Since TCP has a return channel of ACK packets, its throughput is typically dependent of the Round-Trip Time (RTT) as well as the start up time of TCP. Different implementations of TCP implementations may also dramatically affect the transfer capacity of the net work.
With TCP we are unable to control the exact content of packets, the rate at which packets are sent, and if they get resent. The typical method for determining available bandwidth of a single TCP connection is to set a timer before transferring or receiving data, stop the timer when the transfer is complete and compute the throughput by dividing the number of bytes transferred by the number of seconds required to transfer them. To avoid wasting perfectly good network bandwidth, send data you wanted to transfer anyway. Once the transfer is complete, the mobile policy manager will have a better understanding of the available network bandwidth, and can determine to what extent it will continue to use the network connection.
Available with this paper is a sample application, UDPNetSample which demonstrates the UDP method of measuring network bandwidth. To detect network bandwidth, the sample application must be running on both ends of the network connection. Choose a sample application on either end of the network connection and enter the IP address of the other system running the sample application, then press the Connect button. This allows the application to test that the remote address is accessible. Once connected, in the edit box at the bottom of the dialog, enter the speed in mega bits per second that you would like to test.
This sample application links to a library, INetBWUdp, which has a simple API for requesting network bandwidth. It is in this library, INetBWUdp, where the network bandwidth detection is accomplished. The simple API is defined in the INetBWApi.h file, where each function and its parameters are described. Here is a summary of some of the functions in this API:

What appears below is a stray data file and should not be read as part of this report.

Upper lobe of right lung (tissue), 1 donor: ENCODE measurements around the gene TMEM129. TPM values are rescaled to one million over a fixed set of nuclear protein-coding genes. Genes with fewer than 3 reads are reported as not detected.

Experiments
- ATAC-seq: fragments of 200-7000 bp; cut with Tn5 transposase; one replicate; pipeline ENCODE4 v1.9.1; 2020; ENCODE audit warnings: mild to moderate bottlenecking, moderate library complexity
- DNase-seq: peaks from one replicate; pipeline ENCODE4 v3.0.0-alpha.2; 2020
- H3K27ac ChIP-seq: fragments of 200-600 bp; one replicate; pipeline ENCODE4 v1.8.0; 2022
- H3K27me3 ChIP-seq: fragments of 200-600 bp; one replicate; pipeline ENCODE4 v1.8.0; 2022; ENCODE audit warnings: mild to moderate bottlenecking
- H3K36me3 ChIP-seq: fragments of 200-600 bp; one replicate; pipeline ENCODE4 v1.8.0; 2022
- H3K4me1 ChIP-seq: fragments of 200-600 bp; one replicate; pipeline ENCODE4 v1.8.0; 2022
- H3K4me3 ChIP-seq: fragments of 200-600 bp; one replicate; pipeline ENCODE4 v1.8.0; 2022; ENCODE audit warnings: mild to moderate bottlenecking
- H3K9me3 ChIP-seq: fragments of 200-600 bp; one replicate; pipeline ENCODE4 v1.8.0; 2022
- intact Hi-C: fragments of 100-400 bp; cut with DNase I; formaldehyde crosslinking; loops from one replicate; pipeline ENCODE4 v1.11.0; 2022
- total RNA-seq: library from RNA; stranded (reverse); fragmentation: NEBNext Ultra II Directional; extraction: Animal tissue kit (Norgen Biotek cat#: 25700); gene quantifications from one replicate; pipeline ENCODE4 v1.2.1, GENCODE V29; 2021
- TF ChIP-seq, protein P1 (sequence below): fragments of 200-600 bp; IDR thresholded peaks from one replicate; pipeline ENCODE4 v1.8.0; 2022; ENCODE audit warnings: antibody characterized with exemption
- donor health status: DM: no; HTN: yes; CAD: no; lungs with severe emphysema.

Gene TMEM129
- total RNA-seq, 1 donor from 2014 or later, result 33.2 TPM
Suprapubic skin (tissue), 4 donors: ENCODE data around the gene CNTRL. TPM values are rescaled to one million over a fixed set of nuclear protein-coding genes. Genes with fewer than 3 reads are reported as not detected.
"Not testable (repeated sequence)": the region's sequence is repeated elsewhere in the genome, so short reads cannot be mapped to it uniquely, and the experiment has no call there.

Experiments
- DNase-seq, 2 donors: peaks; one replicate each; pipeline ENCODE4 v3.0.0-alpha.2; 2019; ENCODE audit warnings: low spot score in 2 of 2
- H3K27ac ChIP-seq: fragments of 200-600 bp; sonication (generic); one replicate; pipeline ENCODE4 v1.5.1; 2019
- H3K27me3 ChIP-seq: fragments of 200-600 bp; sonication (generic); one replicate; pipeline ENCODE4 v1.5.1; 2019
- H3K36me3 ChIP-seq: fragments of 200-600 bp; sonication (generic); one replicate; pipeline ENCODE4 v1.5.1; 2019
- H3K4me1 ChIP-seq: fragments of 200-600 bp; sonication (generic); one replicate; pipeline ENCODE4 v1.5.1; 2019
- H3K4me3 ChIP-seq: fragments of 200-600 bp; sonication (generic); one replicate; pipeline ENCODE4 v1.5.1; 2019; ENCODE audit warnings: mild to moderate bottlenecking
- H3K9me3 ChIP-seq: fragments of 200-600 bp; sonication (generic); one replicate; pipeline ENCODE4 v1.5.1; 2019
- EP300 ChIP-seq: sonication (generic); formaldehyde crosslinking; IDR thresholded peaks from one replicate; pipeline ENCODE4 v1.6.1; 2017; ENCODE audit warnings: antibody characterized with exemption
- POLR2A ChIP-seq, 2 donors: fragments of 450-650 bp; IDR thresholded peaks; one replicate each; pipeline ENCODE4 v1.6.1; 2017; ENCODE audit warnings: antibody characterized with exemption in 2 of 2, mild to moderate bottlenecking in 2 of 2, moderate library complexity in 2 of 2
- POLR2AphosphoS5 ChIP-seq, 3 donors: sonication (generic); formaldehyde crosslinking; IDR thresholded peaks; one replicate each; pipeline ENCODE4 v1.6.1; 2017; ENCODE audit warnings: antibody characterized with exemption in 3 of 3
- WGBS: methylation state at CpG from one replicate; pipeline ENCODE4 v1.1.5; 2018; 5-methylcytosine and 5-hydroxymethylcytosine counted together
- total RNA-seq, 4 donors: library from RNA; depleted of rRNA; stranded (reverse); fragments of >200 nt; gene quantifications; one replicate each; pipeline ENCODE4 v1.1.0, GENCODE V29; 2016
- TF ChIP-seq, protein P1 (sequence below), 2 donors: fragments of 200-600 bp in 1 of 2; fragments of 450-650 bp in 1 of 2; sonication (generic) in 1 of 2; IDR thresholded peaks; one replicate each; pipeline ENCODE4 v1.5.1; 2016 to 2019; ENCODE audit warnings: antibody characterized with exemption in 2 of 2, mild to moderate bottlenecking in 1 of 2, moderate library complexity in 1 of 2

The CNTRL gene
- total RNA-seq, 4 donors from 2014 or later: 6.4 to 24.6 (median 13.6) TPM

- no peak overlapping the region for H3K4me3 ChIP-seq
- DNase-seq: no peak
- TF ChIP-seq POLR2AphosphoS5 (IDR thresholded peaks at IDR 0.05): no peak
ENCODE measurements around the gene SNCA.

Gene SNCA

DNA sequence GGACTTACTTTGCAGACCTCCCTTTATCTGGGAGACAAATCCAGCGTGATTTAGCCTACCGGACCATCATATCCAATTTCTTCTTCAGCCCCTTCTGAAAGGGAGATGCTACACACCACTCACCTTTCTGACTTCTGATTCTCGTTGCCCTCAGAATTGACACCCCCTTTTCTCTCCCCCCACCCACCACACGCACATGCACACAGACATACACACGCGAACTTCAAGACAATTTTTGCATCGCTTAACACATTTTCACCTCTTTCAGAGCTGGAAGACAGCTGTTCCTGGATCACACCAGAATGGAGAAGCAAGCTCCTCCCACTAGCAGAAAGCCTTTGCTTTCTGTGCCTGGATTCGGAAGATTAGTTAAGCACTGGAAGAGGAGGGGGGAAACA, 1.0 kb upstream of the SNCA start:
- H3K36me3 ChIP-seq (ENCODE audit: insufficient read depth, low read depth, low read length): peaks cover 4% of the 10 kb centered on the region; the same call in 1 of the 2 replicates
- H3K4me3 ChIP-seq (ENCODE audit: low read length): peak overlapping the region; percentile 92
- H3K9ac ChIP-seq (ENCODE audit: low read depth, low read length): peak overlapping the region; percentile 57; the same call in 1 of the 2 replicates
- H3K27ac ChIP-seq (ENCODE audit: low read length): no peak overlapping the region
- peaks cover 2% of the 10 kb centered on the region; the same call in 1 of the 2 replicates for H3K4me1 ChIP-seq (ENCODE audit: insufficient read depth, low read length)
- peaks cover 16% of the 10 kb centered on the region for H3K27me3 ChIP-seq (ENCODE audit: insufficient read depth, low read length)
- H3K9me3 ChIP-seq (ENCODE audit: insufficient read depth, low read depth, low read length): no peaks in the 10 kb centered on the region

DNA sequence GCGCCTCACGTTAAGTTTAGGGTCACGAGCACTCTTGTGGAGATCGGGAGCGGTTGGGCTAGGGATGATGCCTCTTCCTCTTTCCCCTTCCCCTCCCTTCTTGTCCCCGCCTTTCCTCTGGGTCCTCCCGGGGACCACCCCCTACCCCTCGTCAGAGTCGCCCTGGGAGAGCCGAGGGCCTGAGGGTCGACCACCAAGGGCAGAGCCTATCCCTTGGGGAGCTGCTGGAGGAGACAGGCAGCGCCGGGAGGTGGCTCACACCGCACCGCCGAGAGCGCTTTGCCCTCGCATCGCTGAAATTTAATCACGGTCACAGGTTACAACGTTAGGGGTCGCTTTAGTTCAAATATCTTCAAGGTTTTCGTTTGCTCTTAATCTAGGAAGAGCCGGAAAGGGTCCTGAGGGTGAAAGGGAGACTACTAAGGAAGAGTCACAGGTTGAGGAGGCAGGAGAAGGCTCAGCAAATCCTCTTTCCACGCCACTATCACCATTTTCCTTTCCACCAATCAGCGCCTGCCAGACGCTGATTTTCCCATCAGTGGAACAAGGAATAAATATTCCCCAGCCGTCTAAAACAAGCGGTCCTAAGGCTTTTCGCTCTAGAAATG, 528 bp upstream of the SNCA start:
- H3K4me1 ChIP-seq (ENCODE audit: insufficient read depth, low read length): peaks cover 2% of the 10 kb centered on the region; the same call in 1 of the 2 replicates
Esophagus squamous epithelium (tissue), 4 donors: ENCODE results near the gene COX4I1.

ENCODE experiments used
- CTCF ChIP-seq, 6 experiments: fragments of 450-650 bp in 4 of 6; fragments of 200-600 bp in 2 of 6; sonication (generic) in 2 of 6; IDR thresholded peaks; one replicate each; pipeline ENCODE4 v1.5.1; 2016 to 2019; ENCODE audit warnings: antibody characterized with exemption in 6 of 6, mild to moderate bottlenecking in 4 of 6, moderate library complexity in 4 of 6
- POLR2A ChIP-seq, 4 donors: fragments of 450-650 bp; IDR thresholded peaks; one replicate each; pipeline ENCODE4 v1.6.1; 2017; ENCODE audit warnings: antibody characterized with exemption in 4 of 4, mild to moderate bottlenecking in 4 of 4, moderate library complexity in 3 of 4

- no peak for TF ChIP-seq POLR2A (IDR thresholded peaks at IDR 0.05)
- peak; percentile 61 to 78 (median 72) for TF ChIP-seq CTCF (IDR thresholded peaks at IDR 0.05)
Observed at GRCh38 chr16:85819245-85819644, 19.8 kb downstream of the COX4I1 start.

- INetBWConnect: Called to test the IP address and establish the IP addressed used by other INetBW functions.
- INetBWDisconnect: Called to clear the connection state.
- INetBWListen: Called by the application to open a port to receive incoming BW test packets.
- INetBWStopListening: Close the port opened by INetBWListen.
- INetBWTestNetSpeedAsync: Start testing the network for a given bandwidth and return immediately without waiting for the test to complete.
- NetBWTestNetSpeedSync: Start testing the network for a given bandwidth and don’t return until the test is complete:
- INetBWSetNotifyWindow: Register a window handle to receive notifications when a connection is made or a test is complete.
The source code to this library is also included, where the main class CSocketMgr handles all the packets exchanged as well as the actual test measurements.
The key functions in CSocketMgr are:
UDPTestBandwidth: This function, given a suggested bandwidth, determines the size, number and frequency of packets to send to the remote system, constructs the packets, and sends them at the determined rate.
HandleTestPacket: This function is called on the remote system each time a test packet sent by UDPTestBandwidth is received. This functi on simply records several key statistical elements as the packets are received, such as: total number of packets received, total number of bytes received, time of first packet received, did this packet take longer to transmit than previous packets?
TestComplete: This function is called when the last packet of the test is received, or the test has timed out, to complete the test. This function evaluates the data accumulated during the test, computes the results, and sends them back to the source system.
Good mobilized applications make the best of the available network resources. For your application to best respond to the ever changing mobile world, incorporate a mobile policy manager that can decide how your software will respond to various mobile conditions. This policy manager assures that the data is transferred in the right priority order and pares it down for lower bandwidth connections. It decides when to use certain network connections and when to use a local data store. It can decide when it needs to determine the available network bandwidth and when an adapter interface speed is adequate. The algorithms described in this paper will assist you in developing code to determine the available network bandwidth and incorporating mobile policy management into your own applications.